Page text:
Are you a coffee drinker? My coffee palette has absolutely evolved having been in New York City for most of my life, where it was okay to drink a crappy cup of New York City coffee, to now, living in Australia for about three years and solely having a very Italian-influenced, long black coffee. Just to give you a little context, a long black is a coffee lingo here in Australia for a very dark espresso cup of coffee.
Coffee in Australia is very personal, and there are tricks to creating the perfect cup. So I decided to ask Hugh Kelly, who placed third in the World Barista Championship in Milan, Italy, why coffee is so important here in Australia, as well as how you and I can brew our best cuppa ever!
Hugh answers so many questions pertaining to how coffee is sourced, some coffee species available, and what it would take to pay a coffee bean farmer. Learn how much you might have to pay for a cup of coffee in the near future. Hint: How much do you pay for a glass of wine?
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Take this opportunity to learn way more about coffee than you ever imagined possible during a one-hour conversation. Share this with a fellow coffee drinker because Hugh is going to share what it takes to make the perfect cup of coffee.
Hugh Kelly’s Biography
An Australian native, Hugh grew up in Sydney before moving to Australia’s capital, Canberra to study commerce. While studying, he was also working as a barista. He then met the founder of ONA Coffee and discovered his passion for the coffee industry. Hugh has also won the Australian title three times and has been a world finalist twice. He has worked on international coffee projects with coffee machine company, San Remo.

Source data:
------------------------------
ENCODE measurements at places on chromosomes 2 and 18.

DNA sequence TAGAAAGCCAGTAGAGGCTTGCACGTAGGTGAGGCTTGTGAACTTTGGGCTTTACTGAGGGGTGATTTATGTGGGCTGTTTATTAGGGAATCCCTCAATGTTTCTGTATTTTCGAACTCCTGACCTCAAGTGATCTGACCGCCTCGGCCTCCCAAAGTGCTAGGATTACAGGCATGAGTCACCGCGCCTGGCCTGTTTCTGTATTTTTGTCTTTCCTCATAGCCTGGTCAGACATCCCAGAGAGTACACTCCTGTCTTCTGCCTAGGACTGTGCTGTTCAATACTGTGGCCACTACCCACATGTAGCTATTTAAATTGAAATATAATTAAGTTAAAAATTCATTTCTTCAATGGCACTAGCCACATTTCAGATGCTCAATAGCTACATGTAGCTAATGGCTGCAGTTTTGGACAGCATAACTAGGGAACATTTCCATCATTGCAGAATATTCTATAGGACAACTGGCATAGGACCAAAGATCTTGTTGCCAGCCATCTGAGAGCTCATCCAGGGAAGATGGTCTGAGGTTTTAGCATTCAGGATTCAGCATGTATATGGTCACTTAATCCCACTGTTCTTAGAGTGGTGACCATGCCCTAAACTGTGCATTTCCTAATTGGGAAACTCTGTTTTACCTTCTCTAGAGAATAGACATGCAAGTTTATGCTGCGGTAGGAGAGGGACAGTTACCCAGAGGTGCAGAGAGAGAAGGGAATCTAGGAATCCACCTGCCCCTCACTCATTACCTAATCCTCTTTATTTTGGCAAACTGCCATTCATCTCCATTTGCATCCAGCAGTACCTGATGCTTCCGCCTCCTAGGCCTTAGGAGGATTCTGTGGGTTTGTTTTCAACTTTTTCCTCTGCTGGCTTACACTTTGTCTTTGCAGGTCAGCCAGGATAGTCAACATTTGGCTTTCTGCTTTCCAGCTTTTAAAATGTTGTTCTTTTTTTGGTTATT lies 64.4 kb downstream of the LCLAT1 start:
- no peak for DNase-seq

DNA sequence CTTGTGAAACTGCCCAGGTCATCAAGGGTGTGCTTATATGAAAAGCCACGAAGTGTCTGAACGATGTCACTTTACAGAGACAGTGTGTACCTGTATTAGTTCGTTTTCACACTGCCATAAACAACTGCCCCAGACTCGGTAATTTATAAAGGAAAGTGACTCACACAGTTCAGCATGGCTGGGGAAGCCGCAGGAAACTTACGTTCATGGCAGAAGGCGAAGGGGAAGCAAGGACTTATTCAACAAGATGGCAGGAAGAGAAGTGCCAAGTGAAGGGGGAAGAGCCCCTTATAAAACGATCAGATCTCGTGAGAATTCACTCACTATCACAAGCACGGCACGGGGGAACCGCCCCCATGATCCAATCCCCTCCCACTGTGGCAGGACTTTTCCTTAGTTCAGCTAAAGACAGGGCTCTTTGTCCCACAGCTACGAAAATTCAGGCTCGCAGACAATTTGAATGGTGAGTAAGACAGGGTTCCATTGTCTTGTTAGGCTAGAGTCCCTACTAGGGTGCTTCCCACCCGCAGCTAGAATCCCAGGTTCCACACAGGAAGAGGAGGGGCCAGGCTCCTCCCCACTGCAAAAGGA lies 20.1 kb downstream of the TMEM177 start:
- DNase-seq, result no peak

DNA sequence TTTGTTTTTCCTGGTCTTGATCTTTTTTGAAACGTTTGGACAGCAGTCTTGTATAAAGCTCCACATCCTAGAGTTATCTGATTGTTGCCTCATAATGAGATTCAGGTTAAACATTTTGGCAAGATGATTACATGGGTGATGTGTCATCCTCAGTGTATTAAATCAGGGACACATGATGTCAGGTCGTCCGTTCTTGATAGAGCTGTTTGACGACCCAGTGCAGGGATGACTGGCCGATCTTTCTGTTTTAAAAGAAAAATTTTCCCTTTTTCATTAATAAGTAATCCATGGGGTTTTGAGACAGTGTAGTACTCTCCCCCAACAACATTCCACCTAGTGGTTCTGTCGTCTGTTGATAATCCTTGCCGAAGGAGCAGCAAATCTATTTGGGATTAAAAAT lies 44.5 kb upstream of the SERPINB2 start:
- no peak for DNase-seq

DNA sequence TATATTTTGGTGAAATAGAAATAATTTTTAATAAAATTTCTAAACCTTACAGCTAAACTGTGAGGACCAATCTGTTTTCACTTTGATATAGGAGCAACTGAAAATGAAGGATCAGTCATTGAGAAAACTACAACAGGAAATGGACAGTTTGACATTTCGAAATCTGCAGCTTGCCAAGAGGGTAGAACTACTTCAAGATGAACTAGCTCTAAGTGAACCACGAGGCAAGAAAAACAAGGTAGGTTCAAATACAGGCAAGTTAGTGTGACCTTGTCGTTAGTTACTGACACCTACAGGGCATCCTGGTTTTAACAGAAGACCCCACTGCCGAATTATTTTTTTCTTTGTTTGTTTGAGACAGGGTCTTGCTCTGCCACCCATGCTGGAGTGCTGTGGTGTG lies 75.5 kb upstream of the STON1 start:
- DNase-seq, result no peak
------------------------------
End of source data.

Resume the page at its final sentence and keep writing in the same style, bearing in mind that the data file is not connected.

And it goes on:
Curiosity: Rather than staying unconnected to how something gets into your cup, or even to your plate, be curious about its origin and the players involved in the process. Understand a bit more about its sustainability so you can be a more informed consumer and all-around global citizen.
Courage: Hugh had the courage during a high-stakes competition, the World Barista Championship, to try a different coffee species. It was a risky move that definitely paid off. Translating this to your life, what if in a certain situation, you decided to step it up, shake things up, and discover how much you’re capable of.
Creativity: Think about your typical at-home coffee routine right now. Why not be creative and support and explore a local cafe in your hometown? Make it part of a ritual. It doesn’t have to be a daily event, but maybe on a lazy, casual Saturday morning, go to a local cafe and learn a bit more about what it takes to get the coffee beans in your cup and make it taste so delicious.
Standards: Australians having access to things has made them very discerning in what they taste so people expect quality and things to be tailored towards them.